how education has changed in the 21st century: the 6Cs

Gone are the days when mastering simple literacy and numeracy skills constituted a sufficient education, children being educated in the 21st Century demand so much more from educators and institutions. It’s not simply cognitive competencies, but inter- and intrapersonal competencies that learners need to be equipped with in order to navigate the world they’ll find themselves in.

How do we equip our children for life in the 21st Century?

One of the ways children are being offered a more well-rounded education that will equip them for jobs that don’t yet even exist, is through the incorporation of what’s called the 6Cs of 21st Century Skills.

Originally conceptualised as the 4Cs in the 1983, they were introduced into educational institutions in 2010:

  • Critical thinking/problem solving – in an age of false news, this skill encourages children to separate fact from fiction for themselves
  • Communication – it’s crucial that children are able to convey their thoughts and opinions that makes others able to understand them
  • Collaboration – not only does this teach them the importance of teamwork, but it exposes children to the idea not not everyone has the same ideas or opinions
  • Creativity – encourages them to think outside the box

these skills became an integral part of the curriculum at a number of schools worldwide.

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One school embracing this new approach is Auckland Park Preparatory School (APPS), whose headmistress, Brenda Howden, was exposed to the concept of the 4Cs while at international education conferences in 2015 and again in 2017. On her return, she introduced GEMS (Girls in Engineering, Maths and Science) periods for all pupils, with the 4Cs playing a critical role in each of the lessons.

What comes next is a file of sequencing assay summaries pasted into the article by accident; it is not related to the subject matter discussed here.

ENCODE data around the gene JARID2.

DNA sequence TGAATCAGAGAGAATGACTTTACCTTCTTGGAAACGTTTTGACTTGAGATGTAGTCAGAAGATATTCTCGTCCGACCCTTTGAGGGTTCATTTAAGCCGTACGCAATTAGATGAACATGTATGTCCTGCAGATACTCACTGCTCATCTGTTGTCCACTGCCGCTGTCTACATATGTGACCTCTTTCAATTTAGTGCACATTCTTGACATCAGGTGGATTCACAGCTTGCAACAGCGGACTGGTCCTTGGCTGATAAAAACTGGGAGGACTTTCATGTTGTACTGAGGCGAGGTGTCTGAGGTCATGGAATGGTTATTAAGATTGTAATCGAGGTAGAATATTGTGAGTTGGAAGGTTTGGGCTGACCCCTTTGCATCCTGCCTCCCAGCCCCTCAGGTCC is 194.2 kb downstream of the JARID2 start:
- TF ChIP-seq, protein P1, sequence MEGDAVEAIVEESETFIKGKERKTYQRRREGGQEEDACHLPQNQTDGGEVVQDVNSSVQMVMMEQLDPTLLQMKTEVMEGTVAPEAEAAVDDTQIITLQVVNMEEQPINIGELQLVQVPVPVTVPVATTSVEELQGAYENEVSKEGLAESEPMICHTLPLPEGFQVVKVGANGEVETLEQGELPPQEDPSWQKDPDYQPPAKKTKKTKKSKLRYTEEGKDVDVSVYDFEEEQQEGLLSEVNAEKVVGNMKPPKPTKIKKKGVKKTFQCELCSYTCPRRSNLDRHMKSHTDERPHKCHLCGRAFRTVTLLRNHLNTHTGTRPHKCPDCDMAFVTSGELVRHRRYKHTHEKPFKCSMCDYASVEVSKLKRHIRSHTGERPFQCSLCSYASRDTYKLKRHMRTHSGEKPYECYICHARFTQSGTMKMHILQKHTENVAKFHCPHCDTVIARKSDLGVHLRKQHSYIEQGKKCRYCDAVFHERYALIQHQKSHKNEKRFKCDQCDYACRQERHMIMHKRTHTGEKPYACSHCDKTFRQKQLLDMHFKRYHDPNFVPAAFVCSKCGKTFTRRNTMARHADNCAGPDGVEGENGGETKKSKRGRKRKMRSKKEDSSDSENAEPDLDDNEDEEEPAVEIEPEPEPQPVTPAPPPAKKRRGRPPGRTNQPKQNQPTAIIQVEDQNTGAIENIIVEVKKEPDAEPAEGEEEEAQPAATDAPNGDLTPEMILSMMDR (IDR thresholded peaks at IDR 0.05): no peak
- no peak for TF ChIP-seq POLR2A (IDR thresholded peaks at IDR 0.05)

How education has changed

The implementation of the 4Cs makes learning no longer simply about the regurgitation of facts, these 21st Century skills are geared towards pupils fostering engagement; finding connections to knowledge; creating and presenting knowledge with their peers.

Taking the concept further, Brenda explains,

“In my eyes the 4Cs was not reflective of the development of the whole child, it overlooked the inner strengths, character, and citizenship of a child. With the recent addition of the two new Cs, namely character and citizenship, to the existing 4Cs, I felt that this was now holistic and could be utilised effectively in preparing our girls for the future.”

Putting the 6Cs of education into practice

To mark the APPS’s centenary year, a new STEM building has just been opened on the school grounds. It’s a revamped science building that was created specifically to encourage pupils to solve challenges using the framework of the 6Cs.

The 6Cs of education

There’s a ‘creative’ corner painted bright yellow and filled with bean bags, which allows for brainstorming and problem solving, workstations for group work and execution and a more traditional classroom set up where pupils can share their findings with the class. The building itself is impressive as the Grade 7 children were invited to paint the building.

The 6Cs of education creative space

Brenda has also piloted the Ayara project – setting up an online portal that she hopes will allow the school to collaborate with educators and pupils in countries across the world to share their learnings and insights on how to build a better and brighter future.

“In light of this being our centenary year, it is also a pivotal point in the school’s history and it is appropriate that we prepare our girls around sustainability. We will not be around in another 100 years if we do not start to address some of the fundamental challenges facing our planet. We at APPS are committed to a sustainable future for our girls. The 6Cs will assist us in achieving this.”

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